Oddly enough, Johnson makes some good points. (Forget his stuff about how great Teddy Roosevelt’s trust-busting was, and that the firms in question were exploiting the consumer; prices were falling in the industries he targeted.) The big banks do indeed receive market-distorting subsidies of various kinds, the result of which is that they grow bigger than they would otherwise be.
If anything, Johnson is being too timid. The Federal Reserve System itself is a subsidy to the banking system (what could be more obvious?), but no mainstream economist is going to say so.
Various proposals are being put forward, including raising capital requirements on the largest institutions. This would force them to rest on a sounder footing, the argument goes, and would counter the incentives to be reckless that their too-big-to-fail status encourages.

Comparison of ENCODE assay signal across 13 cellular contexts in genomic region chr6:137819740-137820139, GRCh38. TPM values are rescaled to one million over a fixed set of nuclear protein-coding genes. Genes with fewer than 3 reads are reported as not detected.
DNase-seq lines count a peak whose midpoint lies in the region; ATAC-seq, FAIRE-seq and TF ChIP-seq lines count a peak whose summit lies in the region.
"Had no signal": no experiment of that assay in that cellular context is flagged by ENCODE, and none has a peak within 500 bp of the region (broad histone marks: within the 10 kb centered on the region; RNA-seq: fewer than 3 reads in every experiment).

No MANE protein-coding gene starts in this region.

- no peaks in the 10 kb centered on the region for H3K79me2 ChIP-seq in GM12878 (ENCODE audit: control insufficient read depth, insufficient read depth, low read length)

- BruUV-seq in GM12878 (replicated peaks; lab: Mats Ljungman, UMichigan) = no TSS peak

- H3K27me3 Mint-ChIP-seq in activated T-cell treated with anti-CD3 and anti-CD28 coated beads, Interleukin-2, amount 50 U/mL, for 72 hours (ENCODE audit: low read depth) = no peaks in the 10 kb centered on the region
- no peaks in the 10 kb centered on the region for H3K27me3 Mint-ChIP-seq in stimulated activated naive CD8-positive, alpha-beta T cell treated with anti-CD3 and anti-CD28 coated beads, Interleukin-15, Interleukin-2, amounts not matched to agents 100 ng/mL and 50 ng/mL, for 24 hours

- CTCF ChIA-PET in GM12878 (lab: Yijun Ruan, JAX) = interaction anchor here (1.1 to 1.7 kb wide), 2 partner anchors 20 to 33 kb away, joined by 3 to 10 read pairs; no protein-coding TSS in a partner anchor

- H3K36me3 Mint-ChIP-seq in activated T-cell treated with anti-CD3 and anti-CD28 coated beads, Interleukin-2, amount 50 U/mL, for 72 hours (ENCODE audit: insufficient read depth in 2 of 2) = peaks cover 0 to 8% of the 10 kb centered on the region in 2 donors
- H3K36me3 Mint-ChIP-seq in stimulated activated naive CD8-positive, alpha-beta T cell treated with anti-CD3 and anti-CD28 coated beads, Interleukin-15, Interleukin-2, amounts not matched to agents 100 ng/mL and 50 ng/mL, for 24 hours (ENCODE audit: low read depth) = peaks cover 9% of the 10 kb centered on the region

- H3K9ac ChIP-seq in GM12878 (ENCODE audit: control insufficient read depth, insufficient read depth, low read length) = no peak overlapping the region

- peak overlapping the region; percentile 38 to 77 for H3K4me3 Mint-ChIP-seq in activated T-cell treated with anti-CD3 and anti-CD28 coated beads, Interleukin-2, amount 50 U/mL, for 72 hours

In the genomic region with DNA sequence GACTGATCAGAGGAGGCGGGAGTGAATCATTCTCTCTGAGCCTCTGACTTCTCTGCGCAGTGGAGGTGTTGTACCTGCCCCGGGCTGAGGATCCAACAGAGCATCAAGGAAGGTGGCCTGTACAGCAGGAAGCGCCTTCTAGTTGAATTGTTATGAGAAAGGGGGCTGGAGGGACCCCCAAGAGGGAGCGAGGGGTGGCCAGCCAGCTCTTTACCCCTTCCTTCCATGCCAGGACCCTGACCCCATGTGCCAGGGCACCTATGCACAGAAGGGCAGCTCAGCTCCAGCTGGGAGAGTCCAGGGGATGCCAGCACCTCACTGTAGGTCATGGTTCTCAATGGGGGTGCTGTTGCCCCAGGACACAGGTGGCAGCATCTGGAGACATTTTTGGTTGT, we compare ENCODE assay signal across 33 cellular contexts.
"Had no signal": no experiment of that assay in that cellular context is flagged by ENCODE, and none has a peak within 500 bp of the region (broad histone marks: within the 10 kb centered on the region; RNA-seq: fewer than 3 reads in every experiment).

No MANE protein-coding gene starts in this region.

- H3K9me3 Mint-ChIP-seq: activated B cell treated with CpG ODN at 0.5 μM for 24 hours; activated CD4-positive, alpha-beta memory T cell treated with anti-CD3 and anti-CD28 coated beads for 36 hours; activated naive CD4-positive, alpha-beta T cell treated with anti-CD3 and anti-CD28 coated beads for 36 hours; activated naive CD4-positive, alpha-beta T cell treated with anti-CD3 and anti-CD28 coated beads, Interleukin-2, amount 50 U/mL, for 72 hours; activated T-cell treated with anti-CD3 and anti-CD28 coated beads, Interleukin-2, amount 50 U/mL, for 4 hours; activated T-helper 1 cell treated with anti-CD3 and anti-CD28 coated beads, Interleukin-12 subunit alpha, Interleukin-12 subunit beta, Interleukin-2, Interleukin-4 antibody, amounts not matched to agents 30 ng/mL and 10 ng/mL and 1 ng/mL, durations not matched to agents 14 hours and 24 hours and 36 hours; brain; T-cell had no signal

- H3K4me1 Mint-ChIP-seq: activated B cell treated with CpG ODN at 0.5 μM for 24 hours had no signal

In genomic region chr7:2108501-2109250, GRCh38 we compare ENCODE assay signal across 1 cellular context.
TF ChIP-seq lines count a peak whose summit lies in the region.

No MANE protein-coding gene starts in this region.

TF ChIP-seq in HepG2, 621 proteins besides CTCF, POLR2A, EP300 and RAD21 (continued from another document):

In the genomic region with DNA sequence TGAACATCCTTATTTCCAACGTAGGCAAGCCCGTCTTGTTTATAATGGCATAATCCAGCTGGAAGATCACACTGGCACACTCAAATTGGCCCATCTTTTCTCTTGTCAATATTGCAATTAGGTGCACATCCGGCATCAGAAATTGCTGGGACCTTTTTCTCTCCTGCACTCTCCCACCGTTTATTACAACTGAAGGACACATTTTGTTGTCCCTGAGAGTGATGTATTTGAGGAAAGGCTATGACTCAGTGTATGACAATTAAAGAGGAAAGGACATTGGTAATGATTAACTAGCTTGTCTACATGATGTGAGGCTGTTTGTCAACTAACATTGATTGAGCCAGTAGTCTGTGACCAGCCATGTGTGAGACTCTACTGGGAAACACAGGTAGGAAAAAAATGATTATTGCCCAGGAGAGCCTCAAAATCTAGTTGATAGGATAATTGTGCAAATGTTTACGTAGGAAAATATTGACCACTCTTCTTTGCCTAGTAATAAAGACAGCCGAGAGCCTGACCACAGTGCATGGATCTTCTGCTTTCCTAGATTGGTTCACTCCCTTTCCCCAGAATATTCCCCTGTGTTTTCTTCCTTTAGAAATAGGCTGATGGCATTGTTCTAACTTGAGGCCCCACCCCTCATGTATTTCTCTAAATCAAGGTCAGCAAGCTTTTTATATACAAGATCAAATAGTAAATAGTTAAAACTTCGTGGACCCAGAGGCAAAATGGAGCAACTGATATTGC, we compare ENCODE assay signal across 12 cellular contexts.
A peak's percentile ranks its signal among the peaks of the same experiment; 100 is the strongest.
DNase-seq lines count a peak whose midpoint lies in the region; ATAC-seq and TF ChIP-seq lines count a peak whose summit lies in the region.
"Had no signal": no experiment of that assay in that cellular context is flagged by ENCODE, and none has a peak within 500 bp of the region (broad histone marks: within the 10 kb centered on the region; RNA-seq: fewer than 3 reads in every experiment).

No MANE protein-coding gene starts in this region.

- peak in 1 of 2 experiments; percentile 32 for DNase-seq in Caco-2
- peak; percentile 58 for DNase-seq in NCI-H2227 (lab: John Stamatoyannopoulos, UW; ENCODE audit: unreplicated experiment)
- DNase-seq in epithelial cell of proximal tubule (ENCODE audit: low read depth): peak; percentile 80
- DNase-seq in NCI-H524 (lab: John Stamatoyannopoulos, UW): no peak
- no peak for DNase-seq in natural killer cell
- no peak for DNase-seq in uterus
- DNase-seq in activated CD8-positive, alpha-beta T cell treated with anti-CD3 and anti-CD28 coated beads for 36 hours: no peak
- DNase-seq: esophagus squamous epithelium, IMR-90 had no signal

I am not sure exactly how to deal with the present condition of the banks apart from root-and-branch monetary reform, but I wouldn’t rule out a proposal like this one as a second-best alternative. No doubt some people will claim that it’s a violation of the free market to impose common-sense controls on financial institutions. But how so? These institutions enjoy various forms of government privilege, and commercial banks even have FDIC coverage. They are shielded from the free market, which means their behavior is not the behavior they would engage in on an actual free market…